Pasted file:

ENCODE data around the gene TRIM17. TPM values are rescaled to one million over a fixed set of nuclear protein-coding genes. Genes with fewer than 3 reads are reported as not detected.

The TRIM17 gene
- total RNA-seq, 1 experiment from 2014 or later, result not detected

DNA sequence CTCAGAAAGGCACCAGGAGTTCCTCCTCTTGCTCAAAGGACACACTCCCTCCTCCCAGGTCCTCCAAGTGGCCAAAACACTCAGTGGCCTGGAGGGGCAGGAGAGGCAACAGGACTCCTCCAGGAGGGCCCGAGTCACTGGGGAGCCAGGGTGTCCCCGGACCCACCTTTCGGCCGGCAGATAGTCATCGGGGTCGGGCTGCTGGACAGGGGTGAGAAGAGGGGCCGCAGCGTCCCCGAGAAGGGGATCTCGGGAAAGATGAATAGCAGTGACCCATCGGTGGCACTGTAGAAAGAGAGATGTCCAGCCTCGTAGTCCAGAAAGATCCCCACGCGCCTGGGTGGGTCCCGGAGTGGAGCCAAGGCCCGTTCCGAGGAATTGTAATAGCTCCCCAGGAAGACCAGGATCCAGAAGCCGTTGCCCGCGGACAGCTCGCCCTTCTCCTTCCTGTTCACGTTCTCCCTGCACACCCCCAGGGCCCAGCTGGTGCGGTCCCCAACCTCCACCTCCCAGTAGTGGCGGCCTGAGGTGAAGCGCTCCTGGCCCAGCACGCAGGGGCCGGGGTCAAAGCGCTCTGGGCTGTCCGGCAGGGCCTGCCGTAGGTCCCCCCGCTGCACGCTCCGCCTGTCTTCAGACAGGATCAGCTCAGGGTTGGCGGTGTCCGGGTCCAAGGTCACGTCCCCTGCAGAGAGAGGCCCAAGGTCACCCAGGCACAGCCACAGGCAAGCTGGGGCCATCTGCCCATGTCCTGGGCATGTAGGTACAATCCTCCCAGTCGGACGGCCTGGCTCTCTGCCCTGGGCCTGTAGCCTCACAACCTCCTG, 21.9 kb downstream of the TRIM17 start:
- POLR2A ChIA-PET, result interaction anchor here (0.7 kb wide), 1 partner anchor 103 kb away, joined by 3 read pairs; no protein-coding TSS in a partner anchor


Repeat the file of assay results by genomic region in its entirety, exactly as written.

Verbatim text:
ENCODE data around the gene TRIM17. TPM values are rescaled to one million over a fixed set of nuclear protein-coding genes. Genes with fewer than 3 reads are reported as not detected.

The TRIM17 gene
- total RNA-seq, 1 experiment from 2014 or later, result not detected

DNA sequence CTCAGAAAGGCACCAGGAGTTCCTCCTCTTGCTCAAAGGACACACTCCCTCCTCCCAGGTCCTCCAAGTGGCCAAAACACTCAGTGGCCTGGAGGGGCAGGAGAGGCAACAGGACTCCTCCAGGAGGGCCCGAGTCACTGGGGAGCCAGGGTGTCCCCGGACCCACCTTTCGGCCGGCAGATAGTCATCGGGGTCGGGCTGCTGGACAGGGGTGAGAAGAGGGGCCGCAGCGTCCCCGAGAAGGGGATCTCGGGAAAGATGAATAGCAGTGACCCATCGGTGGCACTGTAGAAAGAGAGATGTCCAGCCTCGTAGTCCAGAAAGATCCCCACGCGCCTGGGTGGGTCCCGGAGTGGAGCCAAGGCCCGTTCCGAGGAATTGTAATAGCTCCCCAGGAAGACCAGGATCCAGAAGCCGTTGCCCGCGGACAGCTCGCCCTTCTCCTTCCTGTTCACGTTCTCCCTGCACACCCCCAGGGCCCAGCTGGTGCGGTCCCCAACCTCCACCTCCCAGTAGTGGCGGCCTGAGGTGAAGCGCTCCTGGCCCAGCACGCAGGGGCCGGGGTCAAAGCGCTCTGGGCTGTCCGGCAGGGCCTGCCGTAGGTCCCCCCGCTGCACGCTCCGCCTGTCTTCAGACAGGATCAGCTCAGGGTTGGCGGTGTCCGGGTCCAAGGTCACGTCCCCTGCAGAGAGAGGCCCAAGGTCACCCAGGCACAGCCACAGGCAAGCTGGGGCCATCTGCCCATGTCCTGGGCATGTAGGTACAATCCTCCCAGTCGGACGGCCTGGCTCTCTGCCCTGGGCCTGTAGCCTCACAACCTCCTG, 21.9 kb downstream of the TRIM17 start:
- POLR2A ChIA-PET, result interaction anchor here (0.7 kb wide), 1 partner anchor 103 kb away, joined by 3 read pairs; no protein-coding TSS in a partner anchor